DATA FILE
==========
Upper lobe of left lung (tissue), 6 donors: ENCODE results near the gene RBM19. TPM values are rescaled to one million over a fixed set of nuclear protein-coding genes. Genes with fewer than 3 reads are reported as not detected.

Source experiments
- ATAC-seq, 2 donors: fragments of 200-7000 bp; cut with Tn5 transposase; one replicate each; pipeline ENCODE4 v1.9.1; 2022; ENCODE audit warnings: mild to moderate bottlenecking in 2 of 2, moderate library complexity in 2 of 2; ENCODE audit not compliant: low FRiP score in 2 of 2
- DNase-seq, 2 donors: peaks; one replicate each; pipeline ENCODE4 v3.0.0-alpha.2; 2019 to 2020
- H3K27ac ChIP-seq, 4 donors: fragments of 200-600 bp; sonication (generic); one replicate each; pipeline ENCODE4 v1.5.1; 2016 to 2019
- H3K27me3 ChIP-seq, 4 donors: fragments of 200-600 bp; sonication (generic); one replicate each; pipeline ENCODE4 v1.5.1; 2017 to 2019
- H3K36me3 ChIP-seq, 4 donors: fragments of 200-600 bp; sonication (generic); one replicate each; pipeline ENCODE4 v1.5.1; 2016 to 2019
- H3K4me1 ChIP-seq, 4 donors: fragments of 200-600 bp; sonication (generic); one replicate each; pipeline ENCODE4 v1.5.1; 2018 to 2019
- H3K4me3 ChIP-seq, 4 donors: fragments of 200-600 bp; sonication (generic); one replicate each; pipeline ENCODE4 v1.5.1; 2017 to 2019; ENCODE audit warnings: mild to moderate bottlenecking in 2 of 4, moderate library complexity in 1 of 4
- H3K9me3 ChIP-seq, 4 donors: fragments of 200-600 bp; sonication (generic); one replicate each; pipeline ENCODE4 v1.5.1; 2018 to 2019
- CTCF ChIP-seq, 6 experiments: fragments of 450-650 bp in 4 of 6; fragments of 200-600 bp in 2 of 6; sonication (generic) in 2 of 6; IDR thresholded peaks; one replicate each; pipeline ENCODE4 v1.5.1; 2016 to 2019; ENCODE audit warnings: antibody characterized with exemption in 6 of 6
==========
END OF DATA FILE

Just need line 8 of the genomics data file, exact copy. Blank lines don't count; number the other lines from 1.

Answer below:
- H3K4me1 ChIP-seq, 4 donors: fragments of 200-600 bp; sonication (generic); one replicate each; pipeline ENCODE4 v1.5.1; 2018 to 2019